Personalized batik designs on T-shirts, sweatshirts or even Christmas stockings are so easy even a child can make them, with a little adult help.
The one-step method for traditional wax-resist dyeing is to use with widely available, cheap tools and materials: Powdered or liquid dye, paraffin, a pencil, a fine paintbrush and a pot and a long-handled spoon for the dye-bath.
The designs can be drawn freehand, or you can project a photo onto fabric taped to a wall and use the pencil to trace the design.
The simplest designs use one color on white or light colored fabrics. Scarlet is a good choice for a Santa sweatshirt or T-shirt or a peppermint-striped stocking.
First, melt the wax - in a food can (remove the label) set in a pan of hot but not boiling water or on a warming tray set at its lowest temperature. Never melt wax over direct heat; it is highly flammable.
While the wax is melting, draw or trace the design.
Then use the paintbrush dipped in melted wax to outline the design and fill in any spaces you want to protect from the dye.
Mix the dye-bath according to package directions.
Place the fabric or article in the warm (not hot) dye-bath and stir continuously for 20-30 minutes, or until the color is slightly darker than you wish. The color will lighten slightly as it dries.
Hang the fabric or article to dry, and then dry-clean it to remove all traces of the wax.
The method works best on cotton or cotton blends. It can be used on fabric that is to be made into such things as pillows, aprons, clothing or wall hangings or on readymade articles.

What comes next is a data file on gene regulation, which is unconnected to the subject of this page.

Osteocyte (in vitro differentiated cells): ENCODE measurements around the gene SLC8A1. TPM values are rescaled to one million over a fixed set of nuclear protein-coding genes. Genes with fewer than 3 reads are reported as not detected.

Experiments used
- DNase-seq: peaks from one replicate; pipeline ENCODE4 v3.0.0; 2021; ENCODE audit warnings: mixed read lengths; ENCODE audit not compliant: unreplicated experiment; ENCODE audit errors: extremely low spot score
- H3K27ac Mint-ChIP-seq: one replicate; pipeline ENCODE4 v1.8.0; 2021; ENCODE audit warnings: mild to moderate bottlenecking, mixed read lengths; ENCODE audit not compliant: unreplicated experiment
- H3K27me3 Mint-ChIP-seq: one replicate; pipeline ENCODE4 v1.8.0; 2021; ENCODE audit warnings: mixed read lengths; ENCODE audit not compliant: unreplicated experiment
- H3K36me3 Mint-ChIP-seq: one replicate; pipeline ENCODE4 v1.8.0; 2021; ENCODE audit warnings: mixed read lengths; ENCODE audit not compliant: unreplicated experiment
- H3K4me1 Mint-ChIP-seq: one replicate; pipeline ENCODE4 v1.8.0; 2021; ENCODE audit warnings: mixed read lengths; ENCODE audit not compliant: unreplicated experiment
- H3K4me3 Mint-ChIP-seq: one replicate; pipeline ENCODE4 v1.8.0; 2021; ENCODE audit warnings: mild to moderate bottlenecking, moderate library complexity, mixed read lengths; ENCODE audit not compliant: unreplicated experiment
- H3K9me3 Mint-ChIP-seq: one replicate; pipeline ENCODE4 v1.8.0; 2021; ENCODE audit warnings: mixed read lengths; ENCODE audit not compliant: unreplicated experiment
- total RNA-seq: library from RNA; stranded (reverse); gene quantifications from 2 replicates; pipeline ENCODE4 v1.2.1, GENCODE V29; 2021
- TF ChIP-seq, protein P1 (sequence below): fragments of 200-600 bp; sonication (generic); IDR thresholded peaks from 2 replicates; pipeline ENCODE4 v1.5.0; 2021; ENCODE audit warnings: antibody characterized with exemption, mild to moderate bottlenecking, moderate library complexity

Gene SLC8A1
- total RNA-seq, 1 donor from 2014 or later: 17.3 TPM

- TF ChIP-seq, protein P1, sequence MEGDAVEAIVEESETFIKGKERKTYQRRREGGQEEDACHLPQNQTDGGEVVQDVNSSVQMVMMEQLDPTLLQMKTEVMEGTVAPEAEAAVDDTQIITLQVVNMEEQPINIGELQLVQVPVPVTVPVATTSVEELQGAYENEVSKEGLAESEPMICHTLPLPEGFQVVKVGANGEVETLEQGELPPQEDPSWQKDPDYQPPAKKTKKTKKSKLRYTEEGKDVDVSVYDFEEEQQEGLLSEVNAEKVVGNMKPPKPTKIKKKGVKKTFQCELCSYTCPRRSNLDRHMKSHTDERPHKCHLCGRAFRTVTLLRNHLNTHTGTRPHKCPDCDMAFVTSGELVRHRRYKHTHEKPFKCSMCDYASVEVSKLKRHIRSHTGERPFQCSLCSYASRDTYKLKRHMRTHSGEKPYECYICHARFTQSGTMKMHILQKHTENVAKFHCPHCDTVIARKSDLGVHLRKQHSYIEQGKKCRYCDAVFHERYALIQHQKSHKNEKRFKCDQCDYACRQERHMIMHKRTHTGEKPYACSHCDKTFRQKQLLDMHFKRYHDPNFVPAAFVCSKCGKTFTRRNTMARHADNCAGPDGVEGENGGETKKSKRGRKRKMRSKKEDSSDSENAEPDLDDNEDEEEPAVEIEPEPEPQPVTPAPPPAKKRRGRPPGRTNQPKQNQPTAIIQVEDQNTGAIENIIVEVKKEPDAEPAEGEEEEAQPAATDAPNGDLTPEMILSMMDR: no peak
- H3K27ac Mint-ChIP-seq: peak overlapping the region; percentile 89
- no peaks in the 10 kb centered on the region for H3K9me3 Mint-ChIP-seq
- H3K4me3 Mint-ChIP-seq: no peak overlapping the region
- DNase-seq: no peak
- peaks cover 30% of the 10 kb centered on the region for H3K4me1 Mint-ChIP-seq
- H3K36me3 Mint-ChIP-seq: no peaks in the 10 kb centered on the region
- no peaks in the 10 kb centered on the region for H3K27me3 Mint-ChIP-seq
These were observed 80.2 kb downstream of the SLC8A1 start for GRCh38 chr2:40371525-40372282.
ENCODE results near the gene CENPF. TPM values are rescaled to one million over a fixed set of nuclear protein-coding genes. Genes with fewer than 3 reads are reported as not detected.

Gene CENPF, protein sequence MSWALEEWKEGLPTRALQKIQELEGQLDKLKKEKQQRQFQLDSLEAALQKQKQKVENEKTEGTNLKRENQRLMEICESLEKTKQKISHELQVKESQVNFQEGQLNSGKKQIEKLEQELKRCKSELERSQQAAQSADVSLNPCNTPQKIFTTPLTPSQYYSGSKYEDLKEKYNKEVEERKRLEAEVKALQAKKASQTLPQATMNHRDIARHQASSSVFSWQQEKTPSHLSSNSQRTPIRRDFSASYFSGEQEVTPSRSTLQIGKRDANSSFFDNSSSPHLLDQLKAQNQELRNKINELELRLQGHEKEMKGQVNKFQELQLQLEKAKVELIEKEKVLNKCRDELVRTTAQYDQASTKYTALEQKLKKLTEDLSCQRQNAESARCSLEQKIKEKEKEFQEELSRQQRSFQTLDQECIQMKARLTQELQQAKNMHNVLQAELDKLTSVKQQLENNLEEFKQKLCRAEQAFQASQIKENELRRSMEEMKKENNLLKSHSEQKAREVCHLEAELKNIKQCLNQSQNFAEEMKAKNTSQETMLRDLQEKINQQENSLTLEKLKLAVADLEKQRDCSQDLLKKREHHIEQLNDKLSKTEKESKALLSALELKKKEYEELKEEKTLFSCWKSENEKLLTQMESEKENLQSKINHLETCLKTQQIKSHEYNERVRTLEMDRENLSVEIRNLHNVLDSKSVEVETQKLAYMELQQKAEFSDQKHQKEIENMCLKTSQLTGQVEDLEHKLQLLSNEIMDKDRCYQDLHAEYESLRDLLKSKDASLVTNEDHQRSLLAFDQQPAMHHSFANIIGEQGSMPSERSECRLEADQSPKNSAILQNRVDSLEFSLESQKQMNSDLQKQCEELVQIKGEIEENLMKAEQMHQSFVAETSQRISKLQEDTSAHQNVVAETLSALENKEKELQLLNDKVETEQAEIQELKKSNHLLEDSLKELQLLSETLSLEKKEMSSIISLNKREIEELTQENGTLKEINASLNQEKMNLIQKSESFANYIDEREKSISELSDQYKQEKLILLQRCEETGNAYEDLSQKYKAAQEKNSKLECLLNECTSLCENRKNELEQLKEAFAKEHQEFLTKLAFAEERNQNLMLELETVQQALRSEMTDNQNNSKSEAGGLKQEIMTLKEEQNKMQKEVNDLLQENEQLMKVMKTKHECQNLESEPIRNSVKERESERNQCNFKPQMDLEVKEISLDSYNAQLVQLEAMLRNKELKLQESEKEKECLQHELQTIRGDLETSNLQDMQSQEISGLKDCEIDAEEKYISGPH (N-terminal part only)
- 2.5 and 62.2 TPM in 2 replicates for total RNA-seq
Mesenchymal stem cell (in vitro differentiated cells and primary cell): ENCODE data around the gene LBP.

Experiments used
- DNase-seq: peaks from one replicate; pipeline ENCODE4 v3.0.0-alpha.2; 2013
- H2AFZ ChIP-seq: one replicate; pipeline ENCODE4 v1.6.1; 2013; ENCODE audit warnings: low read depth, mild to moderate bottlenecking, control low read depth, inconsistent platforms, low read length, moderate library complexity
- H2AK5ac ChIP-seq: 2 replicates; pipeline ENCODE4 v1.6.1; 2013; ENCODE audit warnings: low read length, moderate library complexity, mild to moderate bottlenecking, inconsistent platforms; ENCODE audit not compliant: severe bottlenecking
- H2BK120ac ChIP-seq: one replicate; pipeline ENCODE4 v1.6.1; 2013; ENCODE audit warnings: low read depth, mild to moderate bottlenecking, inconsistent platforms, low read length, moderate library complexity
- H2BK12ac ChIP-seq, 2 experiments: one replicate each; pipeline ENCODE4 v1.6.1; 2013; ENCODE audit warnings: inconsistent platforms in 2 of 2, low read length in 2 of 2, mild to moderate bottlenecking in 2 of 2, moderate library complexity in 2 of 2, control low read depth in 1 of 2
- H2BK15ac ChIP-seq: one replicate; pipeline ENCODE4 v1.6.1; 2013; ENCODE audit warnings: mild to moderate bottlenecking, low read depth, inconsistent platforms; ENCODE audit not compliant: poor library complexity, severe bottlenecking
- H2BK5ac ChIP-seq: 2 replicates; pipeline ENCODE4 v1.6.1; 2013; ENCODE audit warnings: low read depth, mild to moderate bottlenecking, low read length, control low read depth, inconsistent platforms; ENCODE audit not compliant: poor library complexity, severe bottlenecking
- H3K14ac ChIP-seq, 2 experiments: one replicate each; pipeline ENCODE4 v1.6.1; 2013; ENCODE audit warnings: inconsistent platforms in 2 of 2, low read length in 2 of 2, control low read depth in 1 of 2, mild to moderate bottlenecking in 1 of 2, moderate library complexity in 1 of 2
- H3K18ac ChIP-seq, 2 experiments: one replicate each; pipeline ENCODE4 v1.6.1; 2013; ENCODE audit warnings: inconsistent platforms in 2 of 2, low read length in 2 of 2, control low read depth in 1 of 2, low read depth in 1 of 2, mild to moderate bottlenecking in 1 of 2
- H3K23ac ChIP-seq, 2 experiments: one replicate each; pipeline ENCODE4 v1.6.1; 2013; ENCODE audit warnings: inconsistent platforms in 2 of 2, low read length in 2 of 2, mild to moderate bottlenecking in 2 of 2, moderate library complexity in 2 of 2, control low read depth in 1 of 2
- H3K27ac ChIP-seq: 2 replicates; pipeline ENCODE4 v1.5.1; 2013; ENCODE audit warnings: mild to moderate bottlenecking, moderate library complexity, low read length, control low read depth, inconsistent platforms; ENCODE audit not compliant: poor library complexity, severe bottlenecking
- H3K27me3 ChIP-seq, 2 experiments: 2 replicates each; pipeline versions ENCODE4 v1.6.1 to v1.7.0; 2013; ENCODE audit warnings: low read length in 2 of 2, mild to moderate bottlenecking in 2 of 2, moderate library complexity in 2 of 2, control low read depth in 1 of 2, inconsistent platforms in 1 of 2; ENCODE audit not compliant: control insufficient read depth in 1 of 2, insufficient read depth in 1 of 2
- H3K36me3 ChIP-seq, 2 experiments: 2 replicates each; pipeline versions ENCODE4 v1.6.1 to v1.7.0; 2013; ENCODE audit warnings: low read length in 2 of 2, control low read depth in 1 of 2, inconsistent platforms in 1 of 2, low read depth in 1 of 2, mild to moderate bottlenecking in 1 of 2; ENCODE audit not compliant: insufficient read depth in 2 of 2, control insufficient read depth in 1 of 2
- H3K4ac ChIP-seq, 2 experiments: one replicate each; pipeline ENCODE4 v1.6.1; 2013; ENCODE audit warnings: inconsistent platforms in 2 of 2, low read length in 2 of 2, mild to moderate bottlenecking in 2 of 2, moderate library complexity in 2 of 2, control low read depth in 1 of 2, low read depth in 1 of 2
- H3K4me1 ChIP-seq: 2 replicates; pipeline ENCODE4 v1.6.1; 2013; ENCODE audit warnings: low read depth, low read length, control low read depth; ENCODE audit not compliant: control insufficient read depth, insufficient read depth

Another popular form of dyeing is called marbleizing. This is an ancient craft in which dyes are floated on a substance (these days it’s carrageenan, a thickener created from seaweed). Once the dyes have been distributed onto the surface of the carrageenan, they are swirled or stretched or coaxed into patterns by running a stick, a feather, a comb or any other pointed object through the colors. Pressing paper or fabric onto the dyes, or rolling three-dimensional objects with permeable textures across the dyes transfers the colors in one-of-a-kind patterns that look like the random designs found on slabs of marble.
This art was practiced in Japan more than 700 years ago and probably originated in China. Bookbinders and printers used the same techniques to decorate their work in medieval and colonial days. They used a mixture of hot wax, linseed oil and turpentine to float their dyes. Often, early printers marbleized a book’s opening pages and even the outside of the pages so they would look as beautiful when they were closed as when they were open.
The art died out sometime in the late 19th century, but in the 1960s interest in marbleizing reappeared. Marbleizing is as inexpensive as it is non-intimidating. This is a craft anyone can do and enjoy.